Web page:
Richie Hunter


It is hard to believe, but Richie Hunter is only 23 with a birthday coming up October 10th. He was born in Buffalo in 1994 and the 10/10 of his birthday has resonated. He has a signet ring in the form of an X and he uses it to mark his creations. Also in leather, the number 100 signifies the highest quality material. XX has been the closest Richie has come to signing his work. In every way the number signifies “The Best.”

Richie was born in Buffalo into a Catholic family that came apart at the time of his birth. Richie did not see much of his father when he was young, but the importance of his presence grew as Richie grew up. His mother was a hair stylist who was also an excellent cook and his father had a business painting cars. Sometimes he did a regular paint job, but he also did custom jobs, making elaborate patterns. From both parents Richie inherited an interest in doing things with his hands and the same is true for his sister Lisa Rose who became a neurosurgeon. Richie observed and learned, at first from his parents, but also transcended their interests. He was also good at dealing with mechanical devices. One time his mother came on him and discovered that he had taken some doors off their hinges. It was probably lucky for him that he could put them back up. He watched his mother cook and became an accomplished cook himself. He began his career as a hat maker by taking a course on-line.

Richie's education can be divided between two schools though there was a brief time at a third. He went to Christian Brothers Catholic High School in Buffalo and then after a short time at Parsons in New York, he attended South Carolina Art and Design (SCAD). In high school he was a traditionalist. Even though he was interested in modern art, he felt he had to master realistic draughtsmanship. He gave himself a course in history of Western art. One result was that when we was asked to do realistic drawing at SCAD, he far outstripped his classmates. However, for Richie mastery of tradition laid the basis for engaging with modern art. In high school he and a friend founded an art collective called Good Neighbr (the o at the end is intentionally left out). This effort grew enormously; the group engages in a wide range of activities involving numerous people.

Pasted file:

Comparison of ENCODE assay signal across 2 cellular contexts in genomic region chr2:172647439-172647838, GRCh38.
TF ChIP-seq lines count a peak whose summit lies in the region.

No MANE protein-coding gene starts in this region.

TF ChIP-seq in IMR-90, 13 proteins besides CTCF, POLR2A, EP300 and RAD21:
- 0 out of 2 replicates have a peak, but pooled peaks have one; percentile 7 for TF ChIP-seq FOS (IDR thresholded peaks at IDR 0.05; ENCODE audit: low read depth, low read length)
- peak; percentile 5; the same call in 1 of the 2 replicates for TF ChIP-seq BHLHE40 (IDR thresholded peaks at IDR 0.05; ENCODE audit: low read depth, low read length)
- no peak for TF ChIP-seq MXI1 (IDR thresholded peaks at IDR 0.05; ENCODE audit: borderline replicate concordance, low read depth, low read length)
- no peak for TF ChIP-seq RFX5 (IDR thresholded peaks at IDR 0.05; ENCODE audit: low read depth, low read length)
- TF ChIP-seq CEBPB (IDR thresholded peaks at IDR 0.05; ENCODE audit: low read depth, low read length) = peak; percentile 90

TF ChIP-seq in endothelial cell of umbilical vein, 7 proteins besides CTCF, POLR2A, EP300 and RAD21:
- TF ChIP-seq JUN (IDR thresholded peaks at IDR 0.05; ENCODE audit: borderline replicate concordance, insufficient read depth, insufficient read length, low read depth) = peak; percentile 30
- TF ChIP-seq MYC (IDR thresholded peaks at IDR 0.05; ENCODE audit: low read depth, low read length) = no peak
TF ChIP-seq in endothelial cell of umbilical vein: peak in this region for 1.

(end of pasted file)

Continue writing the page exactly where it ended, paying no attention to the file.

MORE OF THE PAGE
After his time at Parsons, Richie transferred to SCAD. There he majored in Accessory and Industrial Design, and he took full advantage of what the school had to offer. His long march took him through the wood shop, the metal shop, and plastics. He engaged in a competition to create a space-ship, half practical and half fantastic. Using a three-D printer, his group swept the competition and came out on top. Eventually he moved on to an interest in clothing and then leather work. At first he made shoes and hand bags, but gradually his interest shifted to hats, in which the materials were cloth and leather. Richie's theory about materials is that one should use the best and make objects that improve with age. His pants look like an archeological site with many levels of cloth, some worn away, some patched. The pants are quite beautiful reflecting the passage of time in a fascinating way. Richie spends a lot of time on materials; he can spend hours in used clothing stores find strong and beautiful fabrics, and when he gets leather, he gets the best. In hat making he is also made blocks on which to build the hats. As he concentrated on hats, Richie found he did it for love as much as money. When he gave a talk on hats at SCAD, the professor was impressed and asked Richie for a hat to illustrate the talk. Richie agreed. A young woman at Happyluckyno. 1 gallery admired his work and he made her a hat and then one for her father.

Richie's hat business has taken off. He can make a hat in a day, but he prefers to move from project to project every few hours. He might be making quite a few hats at the same time, and each one is a unique quality product made of leather or cloth. As people have gotten to know about his work he has gotten more and more orders. He is now backed up three months, and he has gotten orders form celebrities. He prefers not to publicize these as he is afraid of being overwhelmed by orders.

Thinking about the future, Richie's mind goes in several sometimes inconsistent directions. For example, he might like to have a large workshop, maybe in China, where he could keep artistic control but increase production by having a staff work under him. Or he would like to travel the world and visit all the different design places in Italy, Scandanavia, France, Japan, China and Korea. Or he would like to have a place in the country where he would hold small parties for dinner and then show his work to the diners. Or he would like to become an apprentice under Philip Treacy and learn from the great Irish designer. It is important to remember Richie is only 23 going on 24. He has a lot behind him, but much more ahead of him and whatever road he chooses, he will do a lot. As he was quoted in college at the end of a profile entitled “Style and Mystery with Richie Hunter.” “I love learning new things. I love making things with my hands.”

Jonathan Judge